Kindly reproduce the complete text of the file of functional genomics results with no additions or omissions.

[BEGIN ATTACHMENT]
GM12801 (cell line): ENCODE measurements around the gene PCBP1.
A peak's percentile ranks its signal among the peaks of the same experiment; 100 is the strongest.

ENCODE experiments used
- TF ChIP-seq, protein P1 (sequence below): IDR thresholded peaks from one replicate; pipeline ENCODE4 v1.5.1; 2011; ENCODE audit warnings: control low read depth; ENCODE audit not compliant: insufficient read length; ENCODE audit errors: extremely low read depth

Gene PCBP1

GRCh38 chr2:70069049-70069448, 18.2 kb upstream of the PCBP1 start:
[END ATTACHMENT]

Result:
GM12801 (cell line): ENCODE measurements around the gene PCBP1.
A peak's percentile ranks its signal among the peaks of the same experiment; 100 is the strongest.

ENCODE experiments used
- TF ChIP-seq, protein P1 (sequence below): IDR thresholded peaks from one replicate; pipeline ENCODE4 v1.5.1; 2011; ENCODE audit warnings: control low read depth; ENCODE audit not compliant: insufficient read length; ENCODE audit errors: extremely low read depth

Gene PCBP1

GRCh38 chr2:70069049-70069448, 18.2 kb upstream of the PCBP1 start: